I was also tested for BRCA genes and had a radioactive injection to see if there were any metastases, and luckily everything was fine.
I didn’t have to undergo a reconstruction because the surgeon removed only the tumour. They still asked a surgeon to lift my breasts a little so that there was no imbalance and for aesthetic reasons. The next time I saw my therapist, I had already undergone surgery. I have always been able to count on her and even more so on my family. My entourage quickly mobilized to support me morally; I was so lucky to be able to count on them.
I waited for months for the results of the oncotype test, which calculates the risk of recurrence. The test was sent to the United States for a full analysis. In the meantime, I had to freeze my eggs because we didn’t know what the results of the test would be. Would I ever be able to have children naturally? This question was weighing on me.
In mid-September, the results came back and they were very good: I didn’t have to do chemotherapy. My doctor was so happy to tell me that he called me himself. I did, however, have several radiation treatments that went very well.
Despite my young age, it was taken very seriously from the beginning by all the people in the public health service. Only the private clinic refused to see me, which leaves me with a bitter taste. I could have just done nothing and said to myself that statistically, there was very little chance that I would get breast cancer. That would have clearly caused the cancer to progress. Luckily, that’s not my personality, I take my health very seriously.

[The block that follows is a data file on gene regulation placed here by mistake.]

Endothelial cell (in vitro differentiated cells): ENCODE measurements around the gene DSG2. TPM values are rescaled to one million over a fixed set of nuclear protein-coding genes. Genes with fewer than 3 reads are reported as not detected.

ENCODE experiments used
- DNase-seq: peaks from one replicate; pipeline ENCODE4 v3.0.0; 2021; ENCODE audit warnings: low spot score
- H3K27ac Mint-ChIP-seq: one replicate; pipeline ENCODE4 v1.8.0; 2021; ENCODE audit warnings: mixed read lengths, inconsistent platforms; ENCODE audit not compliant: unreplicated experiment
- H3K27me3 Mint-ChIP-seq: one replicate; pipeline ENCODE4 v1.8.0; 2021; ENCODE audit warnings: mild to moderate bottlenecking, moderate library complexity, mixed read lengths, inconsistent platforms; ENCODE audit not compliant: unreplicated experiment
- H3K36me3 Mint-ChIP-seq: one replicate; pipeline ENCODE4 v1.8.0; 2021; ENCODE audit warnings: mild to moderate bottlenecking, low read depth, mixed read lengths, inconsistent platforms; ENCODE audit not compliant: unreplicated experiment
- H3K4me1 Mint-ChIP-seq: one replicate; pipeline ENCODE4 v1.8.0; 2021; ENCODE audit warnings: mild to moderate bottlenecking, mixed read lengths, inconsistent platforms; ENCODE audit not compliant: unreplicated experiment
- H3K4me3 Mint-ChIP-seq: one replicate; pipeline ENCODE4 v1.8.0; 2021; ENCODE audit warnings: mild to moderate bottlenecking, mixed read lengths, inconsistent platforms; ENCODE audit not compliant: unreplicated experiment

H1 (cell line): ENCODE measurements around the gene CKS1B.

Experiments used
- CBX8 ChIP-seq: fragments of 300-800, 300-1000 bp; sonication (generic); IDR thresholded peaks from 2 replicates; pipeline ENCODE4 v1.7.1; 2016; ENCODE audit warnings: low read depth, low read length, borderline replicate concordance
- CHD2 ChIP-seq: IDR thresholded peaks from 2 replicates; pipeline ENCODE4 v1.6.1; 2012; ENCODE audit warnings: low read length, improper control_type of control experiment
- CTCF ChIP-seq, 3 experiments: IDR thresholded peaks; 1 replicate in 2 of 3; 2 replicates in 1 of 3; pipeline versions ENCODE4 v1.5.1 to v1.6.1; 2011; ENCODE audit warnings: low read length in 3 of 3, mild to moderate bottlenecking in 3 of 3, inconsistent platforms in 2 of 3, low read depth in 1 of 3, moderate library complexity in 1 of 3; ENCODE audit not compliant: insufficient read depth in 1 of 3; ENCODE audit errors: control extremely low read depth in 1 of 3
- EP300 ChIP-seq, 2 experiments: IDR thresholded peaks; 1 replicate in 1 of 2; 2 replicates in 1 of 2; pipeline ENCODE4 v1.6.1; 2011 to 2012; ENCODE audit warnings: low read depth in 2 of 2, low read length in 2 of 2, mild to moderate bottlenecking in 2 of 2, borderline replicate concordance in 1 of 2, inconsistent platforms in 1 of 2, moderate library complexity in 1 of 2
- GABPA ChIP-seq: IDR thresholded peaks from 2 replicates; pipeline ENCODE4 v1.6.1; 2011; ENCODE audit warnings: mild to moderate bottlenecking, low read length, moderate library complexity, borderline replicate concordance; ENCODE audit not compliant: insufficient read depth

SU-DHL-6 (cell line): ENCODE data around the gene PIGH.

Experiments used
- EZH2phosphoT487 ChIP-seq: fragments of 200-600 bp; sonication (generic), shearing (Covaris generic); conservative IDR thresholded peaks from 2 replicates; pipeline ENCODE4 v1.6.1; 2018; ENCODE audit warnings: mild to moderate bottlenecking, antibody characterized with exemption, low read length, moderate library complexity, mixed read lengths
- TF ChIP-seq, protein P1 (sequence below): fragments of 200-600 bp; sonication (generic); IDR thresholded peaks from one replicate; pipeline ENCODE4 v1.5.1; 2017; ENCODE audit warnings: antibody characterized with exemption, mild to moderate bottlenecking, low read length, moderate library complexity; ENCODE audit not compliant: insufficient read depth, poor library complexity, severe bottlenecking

I must also say that I am a former employee of the CHUM: so I’m not afraid of hospitals. On the morning of my operation, the orderly who brought me into the operating room was a former co-worker. I was very emotional. I know this institution, I know the staff, I know how it works. It can be very scary for some people, and I understand that. I was treated very well. The CHUM also offers massage therapy services at a lower cost, and I took advantage of this. I received very good care: I felt I wasn’t just a number.